2013 Michigan dental assisting salary survey

Sept. 23, 2013
2013 dental assisting salaries from Michigan

2013 Michigan dental assisting salary survey

(National averages or percentages are in the parentheses to allow for comparison)

  • Most common hourly rates: $14, $17, $18, $19 ($18)
  • % who earn $30 or more an hour: 2% (6%)
  • % who last received a raise more than a year ago: 52% (56%)
  • % who believe raises occur at fair intervals: 47% (41%)
  • % who would recommend dental assisting as a profession: 81% (73%)
  • % who envision continued employment as a dental assistant three years from now: 81% (71%)

Selected comments from Michigan:

  • Believe in your own worth; make yourself more valuable to the doctor by allowing him to be more productive.
  • It is interesting that when the production goes down the staff's hours or lack of raises, lunches, events, etc., stop or get cut back. The doctor never is put out or takes a cut in pay.
  • I appreciate the hourly wage I earn; however, there is a tight limit on the number of hours I am allowed to work. I think dental assistants should have more opportunities to be salary with benefits. So tired of the hourly gig. It would be nice to be compensated based on actual production.
  • I do not make as much money as I thought I would make. I have not had a raise in four years.
  • I am an RDA in my state, and most of the dentists don't understand the level of professionalism that comes with having knowledgeable staff members.
  • The demands for proof of training will increase, but there are not enough training locations, teachers, and schools to fill this demand
  • I am concerned that we are not educating assistants to truly fulfill the roles they should be doing in dentistry. Assistants have, by far, the most contact with patients, and most lack the skills to discuss/educate relevant dental issues with patients. This skill should be part of the curriculum in any dental assisting program. It is just as or even more important than practical hands-on training while the students are in any assisting program. Assistants in general have a lot to overcome due to too many years of on-the-job-training assistants that have been seen as "spit-suckers." The profession needs strong, vocal leaders in order to gain professional respect. Only good training for students can achieve this initiative.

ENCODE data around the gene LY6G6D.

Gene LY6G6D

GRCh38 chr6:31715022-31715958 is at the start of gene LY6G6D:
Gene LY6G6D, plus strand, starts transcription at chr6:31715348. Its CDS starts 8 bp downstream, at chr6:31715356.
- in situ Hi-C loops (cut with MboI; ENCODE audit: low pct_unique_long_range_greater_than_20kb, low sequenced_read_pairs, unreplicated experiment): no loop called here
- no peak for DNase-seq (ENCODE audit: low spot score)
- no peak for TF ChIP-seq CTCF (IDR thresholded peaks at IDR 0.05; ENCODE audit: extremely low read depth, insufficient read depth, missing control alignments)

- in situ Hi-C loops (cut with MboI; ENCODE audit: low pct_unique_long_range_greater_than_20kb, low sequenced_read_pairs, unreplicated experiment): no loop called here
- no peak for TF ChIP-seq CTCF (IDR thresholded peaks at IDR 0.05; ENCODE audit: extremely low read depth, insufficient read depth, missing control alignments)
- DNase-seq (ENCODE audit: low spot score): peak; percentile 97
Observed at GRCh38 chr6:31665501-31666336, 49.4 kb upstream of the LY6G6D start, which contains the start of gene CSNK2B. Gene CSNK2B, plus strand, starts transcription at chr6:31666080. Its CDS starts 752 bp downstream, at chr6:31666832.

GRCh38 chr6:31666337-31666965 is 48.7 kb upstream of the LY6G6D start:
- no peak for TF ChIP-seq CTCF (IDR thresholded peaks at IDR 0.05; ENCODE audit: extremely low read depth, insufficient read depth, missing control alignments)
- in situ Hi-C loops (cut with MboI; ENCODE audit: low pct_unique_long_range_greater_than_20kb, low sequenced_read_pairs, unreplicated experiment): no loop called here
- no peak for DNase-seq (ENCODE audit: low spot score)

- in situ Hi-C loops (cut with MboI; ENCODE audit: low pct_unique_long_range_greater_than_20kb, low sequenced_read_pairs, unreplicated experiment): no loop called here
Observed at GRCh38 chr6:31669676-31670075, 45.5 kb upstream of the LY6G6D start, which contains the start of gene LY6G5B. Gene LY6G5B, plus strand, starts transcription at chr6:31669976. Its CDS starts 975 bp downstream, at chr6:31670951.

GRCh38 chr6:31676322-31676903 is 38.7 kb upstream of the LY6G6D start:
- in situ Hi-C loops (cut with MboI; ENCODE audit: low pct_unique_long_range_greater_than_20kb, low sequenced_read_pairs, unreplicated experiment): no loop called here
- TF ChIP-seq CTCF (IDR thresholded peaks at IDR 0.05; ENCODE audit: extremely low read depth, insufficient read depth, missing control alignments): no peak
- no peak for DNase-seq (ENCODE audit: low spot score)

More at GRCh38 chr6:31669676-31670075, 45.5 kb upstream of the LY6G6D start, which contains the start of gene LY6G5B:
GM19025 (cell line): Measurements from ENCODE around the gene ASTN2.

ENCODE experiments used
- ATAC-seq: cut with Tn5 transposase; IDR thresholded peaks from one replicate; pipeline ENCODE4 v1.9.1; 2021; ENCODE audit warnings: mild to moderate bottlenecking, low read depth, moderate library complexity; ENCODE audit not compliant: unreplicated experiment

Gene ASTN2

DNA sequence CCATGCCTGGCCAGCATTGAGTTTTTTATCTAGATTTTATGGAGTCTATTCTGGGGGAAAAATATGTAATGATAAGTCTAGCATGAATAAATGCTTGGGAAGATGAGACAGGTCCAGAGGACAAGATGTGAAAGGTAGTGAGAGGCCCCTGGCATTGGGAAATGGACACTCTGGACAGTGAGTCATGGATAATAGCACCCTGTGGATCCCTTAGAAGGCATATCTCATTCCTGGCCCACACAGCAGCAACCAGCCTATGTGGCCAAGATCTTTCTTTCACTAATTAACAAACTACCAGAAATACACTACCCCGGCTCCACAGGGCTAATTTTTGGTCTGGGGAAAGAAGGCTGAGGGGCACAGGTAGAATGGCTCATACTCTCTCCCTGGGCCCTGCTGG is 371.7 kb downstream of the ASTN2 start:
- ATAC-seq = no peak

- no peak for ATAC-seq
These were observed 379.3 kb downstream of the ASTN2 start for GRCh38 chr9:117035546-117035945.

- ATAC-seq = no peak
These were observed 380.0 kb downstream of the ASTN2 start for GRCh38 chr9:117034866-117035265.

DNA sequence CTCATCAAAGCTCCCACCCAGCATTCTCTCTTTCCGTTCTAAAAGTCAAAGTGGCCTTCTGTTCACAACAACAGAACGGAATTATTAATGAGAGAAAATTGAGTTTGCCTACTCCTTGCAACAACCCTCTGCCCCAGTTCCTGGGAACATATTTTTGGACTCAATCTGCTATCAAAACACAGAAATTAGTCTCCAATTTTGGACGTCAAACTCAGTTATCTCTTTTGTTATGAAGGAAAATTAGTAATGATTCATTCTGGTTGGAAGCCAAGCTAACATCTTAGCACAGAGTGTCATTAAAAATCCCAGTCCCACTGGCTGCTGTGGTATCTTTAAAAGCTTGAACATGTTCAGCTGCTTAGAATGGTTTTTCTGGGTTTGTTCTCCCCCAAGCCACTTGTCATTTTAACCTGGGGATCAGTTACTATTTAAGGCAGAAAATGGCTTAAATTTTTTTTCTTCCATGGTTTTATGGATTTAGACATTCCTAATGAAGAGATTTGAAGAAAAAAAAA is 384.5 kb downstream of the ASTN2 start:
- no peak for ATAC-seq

• It s becoming more intensely competitive. The future is definitely more digital and technology driven. One cannot sit/stand by and let opportunities for advancement slip by. Learn all that you can, be a valuable asset for your doctor.
  • The public is becoming more aware of the importance of an educated assistant. Their role may become more regulated nation wide and expand the need for expanded functions assistants to serve the general public and also the under-served.
  • If licensing is not mandated, our profession will never grow or expand due to dentists hiring low skill level employees, instead of qualified licensed assistants.
  • I have been a dental assistant for 25 years and have earned my CDA and radiology certificate. I respect the doctor I work for, but as a small town dental office and the economy the way it is, it’s hard to see a raise every year. If someone is looking to make a lot of money in dental assting they are looking in the wrong field. You do this job because you care about people.

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